John Erskine, 22nd Earl of Mar
|Sir John Erskine
The Earl of Mar
Aix-la-Chapelle, Holy Roman Empire
|Title||23rd Earl of Mar|
|Tenure||1689 - 1732|
|Wars and battles|
|Predecessor||Charles Erskine, 21st Earl of Mar|
|Successor||John Erskine, 23rd Earl of Mar|
John Erskine, 22nd and de jure sixth Earl of Mar, KT (1675 – May 1732), Scottish Jacobite, was the eldest son of the 21st Earl of Mar (who died in 1689), from whom he inherited estates that were heavily loaded with debt. He was the 22nd Earl of Mar since the first creation of the earldom in 1114. He was also the sixth earl since the seventh creation (of 1565). He is sometimes termed the 11th Earl of Mar, which is reckoned from the second creation (from 1426). He was nicknamed "Bobbing John", for his tendency to shift back and forth from faction to faction, whether from Tory to Whig or Hanoverian to Jacobite. Deprived of office by the new king in 1714, Mar raised the standard of rebellion against the Hanoverians; at the battle of Sheriffmuir in November 1715, Mar's forces outnumbered those of his opponent, but victory eluded him. At Fetteresso his cause was lost, and Mar fled to France, where he would spend the remainder of his life. The parliament passed a Writ of Attainder for treason against Mar in 1716, as punishment for his disloyalty, which was not lifted until 1824. He died in 1732.
In the early 18th century Mar was associated with a party favourable to the government, was one of the Commissioners for the Union, and was made a Scottish Secretary of State; becoming, after the Union of 1707, a representative peer for Scotland, Keeper of the Signet, and a Privy Counsellor. In 1713 Mar was made by the Tories a British Secretary of State, but he seems to have been equally ready to side with the Whigs, and in 1714 he assured the new King, George I, of his loyalty. However, like other Tories, he was deprived of his office, and in August 1715 he went in disguise to Scotland and placed himself at the head of the Jacobite adherents of James Edward, the Old Pretender.
Meeting many Highland chieftains at Aboyne, Mar avowed an earnest desire for the independence of Scotland. At Braemar on 6 September 1715, he proclaimed James VIII King of Scotland, England, France and Ireland, thus beginning the Jacobite rising of 1715. Gradually the forces under his command were augmented, but as a general he was a failure. Precious time was wasted at Perth, a feigned attack on Stirling was without result, and he could give little assistance to the English Jacobites. At Sheriffmuir, where a battle was fought in November 1715, Mar's forces largely outnumbered those of his opponent, the Duke of Argyll. The battle was actually a draw (each army's right wing defeated the other's left wing). However, Mar's indecisiveness meant that the aftermath of the battle was strategically a decisive defeat for the Jacobites.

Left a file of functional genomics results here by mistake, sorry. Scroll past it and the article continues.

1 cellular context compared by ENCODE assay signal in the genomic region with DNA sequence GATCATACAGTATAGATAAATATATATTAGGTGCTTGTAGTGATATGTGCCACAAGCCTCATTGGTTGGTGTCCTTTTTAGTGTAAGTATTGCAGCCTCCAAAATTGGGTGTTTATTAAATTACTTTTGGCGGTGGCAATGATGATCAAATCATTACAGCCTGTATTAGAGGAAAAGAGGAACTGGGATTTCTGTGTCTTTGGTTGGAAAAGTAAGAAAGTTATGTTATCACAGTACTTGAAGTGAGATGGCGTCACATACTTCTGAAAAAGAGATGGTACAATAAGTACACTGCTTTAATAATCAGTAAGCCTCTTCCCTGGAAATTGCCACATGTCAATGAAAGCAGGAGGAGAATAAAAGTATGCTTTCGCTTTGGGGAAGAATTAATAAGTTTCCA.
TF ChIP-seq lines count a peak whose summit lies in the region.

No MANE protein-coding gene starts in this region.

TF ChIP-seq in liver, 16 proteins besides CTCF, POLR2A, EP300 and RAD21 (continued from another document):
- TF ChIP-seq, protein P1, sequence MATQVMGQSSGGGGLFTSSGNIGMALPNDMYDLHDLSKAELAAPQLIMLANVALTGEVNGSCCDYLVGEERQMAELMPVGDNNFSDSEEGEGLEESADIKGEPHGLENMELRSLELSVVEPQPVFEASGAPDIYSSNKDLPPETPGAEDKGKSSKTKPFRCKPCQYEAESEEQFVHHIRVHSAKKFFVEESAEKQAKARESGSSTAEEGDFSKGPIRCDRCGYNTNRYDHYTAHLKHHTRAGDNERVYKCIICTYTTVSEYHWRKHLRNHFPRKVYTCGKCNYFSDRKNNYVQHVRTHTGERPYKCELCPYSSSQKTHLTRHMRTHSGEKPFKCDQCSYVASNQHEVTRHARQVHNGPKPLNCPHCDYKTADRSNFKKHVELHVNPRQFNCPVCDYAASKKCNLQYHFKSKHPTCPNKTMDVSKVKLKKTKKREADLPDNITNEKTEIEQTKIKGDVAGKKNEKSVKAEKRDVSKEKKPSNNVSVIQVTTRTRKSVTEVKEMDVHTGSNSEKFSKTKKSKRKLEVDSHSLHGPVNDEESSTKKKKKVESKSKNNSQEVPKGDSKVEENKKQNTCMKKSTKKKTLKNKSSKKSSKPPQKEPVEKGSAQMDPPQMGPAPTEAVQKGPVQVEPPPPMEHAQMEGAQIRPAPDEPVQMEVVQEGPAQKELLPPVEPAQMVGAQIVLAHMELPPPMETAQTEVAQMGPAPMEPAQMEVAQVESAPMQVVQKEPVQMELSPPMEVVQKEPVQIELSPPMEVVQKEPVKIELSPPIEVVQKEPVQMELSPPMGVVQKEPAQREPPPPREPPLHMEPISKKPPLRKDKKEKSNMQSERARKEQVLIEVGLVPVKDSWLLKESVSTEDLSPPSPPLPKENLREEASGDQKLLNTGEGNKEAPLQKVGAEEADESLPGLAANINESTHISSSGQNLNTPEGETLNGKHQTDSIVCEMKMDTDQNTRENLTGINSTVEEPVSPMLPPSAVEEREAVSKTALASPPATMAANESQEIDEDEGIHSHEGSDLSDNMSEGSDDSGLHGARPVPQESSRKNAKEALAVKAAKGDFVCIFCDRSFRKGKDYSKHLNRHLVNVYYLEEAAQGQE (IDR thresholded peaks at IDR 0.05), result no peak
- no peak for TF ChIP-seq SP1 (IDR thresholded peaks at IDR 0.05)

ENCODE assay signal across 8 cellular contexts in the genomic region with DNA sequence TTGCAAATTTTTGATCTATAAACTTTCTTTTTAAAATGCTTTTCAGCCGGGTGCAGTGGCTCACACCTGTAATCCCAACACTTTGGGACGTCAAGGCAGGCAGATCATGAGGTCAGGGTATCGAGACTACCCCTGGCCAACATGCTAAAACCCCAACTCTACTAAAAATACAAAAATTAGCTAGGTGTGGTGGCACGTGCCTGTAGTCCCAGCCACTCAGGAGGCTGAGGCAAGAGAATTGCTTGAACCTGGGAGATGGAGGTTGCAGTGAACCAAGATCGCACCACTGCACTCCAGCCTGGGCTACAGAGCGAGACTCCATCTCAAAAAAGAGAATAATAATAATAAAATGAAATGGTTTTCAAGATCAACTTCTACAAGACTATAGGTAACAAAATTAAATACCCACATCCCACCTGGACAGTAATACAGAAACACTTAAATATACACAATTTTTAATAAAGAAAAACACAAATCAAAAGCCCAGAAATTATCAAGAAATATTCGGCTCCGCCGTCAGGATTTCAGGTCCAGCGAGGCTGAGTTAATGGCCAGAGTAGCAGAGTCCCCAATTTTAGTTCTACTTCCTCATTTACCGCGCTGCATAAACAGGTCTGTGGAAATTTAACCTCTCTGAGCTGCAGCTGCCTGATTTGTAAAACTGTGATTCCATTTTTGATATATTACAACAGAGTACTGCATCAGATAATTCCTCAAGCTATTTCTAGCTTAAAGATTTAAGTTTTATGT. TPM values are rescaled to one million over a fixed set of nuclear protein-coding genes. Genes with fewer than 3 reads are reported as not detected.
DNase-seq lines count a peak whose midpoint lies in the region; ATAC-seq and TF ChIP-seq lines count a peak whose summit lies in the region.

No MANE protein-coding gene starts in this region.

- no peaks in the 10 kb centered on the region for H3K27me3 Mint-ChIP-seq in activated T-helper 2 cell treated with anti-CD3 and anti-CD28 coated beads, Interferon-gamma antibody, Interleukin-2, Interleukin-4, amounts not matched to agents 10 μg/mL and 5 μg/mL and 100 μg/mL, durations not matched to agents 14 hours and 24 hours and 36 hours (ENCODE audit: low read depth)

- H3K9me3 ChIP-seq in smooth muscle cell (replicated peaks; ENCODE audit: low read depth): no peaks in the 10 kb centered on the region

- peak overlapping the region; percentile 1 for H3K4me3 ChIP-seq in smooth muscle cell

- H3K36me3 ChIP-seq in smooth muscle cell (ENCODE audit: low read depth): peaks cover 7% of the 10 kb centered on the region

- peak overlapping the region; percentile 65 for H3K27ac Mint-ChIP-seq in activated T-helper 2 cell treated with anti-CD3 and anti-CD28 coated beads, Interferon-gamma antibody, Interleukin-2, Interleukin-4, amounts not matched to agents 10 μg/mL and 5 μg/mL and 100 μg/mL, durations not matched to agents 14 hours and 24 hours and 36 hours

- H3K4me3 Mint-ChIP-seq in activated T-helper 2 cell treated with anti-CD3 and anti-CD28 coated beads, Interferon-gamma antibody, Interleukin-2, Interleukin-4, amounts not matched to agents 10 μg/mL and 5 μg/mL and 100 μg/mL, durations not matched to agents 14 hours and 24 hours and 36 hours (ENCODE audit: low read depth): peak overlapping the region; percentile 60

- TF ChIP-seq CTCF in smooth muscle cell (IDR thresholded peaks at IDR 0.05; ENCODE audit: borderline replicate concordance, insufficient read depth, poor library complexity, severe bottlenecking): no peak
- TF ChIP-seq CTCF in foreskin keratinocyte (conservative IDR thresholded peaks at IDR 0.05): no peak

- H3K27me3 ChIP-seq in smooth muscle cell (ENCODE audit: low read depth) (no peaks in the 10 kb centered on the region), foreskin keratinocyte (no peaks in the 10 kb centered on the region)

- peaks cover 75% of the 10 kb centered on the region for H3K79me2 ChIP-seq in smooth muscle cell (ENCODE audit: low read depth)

Mar then met the Pretender at Fetteresso; his cause however was lost, and Mar and the Prince fled to France, where he would spend the remainder of his life. The Parliament of Great Britain passed a Writ of Attainder for treason against Mar in 1716 as punishment for his disloyalty; this was not lifted until 1824.
Mar sought to interest foreign powers in the cause of the Stuarts; but in the course of time he became thoroughly distrusted by the Jacobites. In 1721 he accepted a pension of £3500 a year from George I, and in the following year his name was freely mentioned in connection with the trial of Bishop Atterbury, who, it was asserted, had been betrayed by Mar. This charge may perhaps be summarised as not proven. At the best his conduct was highly imprudent, and so in 1724 the Pretender finally broke with Mar. His later years were spent in Paris and at Aix-la-Chapelle, where he died in 1732.
Marriage, issue and descendants
Mar first married Lady Margaret Hay in 6 April 1703. She bore him a son, Thomas, in 1705. Lady Margaret died four years later on 26 April 1707. Mar married for his second wife Lady Frances Pierrepont, daughter of the 1st Duke of Kingston-upon-Hull. The match was excellent, as it provided Mar with the funds to finally begin to clear his inherited debts. Lady Frances went mad in 1728 due to the stress of his exile in France. She outlived Mar by 35 years, dying on 4 March 1767.
- Through his marriage to Lady Frances Pierrepont, Mar was a brother-in-law of Lady Mary Wortley Montagu.
- Mar's brother James Erskine, Lord Grange was a noted judge.
- Mar's son Thomas Erskine, Lord Erskine served as Grand Master of the Grand Lodge of Scotland (1749–1750).
In popular culture
The progressive rock band Genesis wrote a song, "Eleventh Earl of Mar" (found on their Wind & Wuthering album), about Mar and the 1715 Jacobite Rising. The lyrics were written by Mike Rutherford, who explains "I had this idea after reading this history book about a failed Scottish rising. I liked the idea of him -- he was a bit gay, a bit camp, and a bit well-dressed." 
||This article includes a list of references, but its sources remain unclear because it has insufficient inline citations. (January 2014)|
- "Genesis - Eleventh Earl Of Mar Lyrics". SongMeanings. Retrieved January 2014.
- Maurice Bruce, 'The Duke of Mar in Exile, 1716-32', Transactions of the Royal Historical Society, 4th Series, Vol. 20 (1937), pp. 61-82 (JSTOR)
- This article incorporates text from a publication now in the public domain: Chisholm, Hugh, ed. (1911). "John Erskine, 6th or 11th Earl of Mar". Encyclopædia Britannica (11th ed.). Cambridge University Press.
|Peerage of Scotland|
|Earl of Mar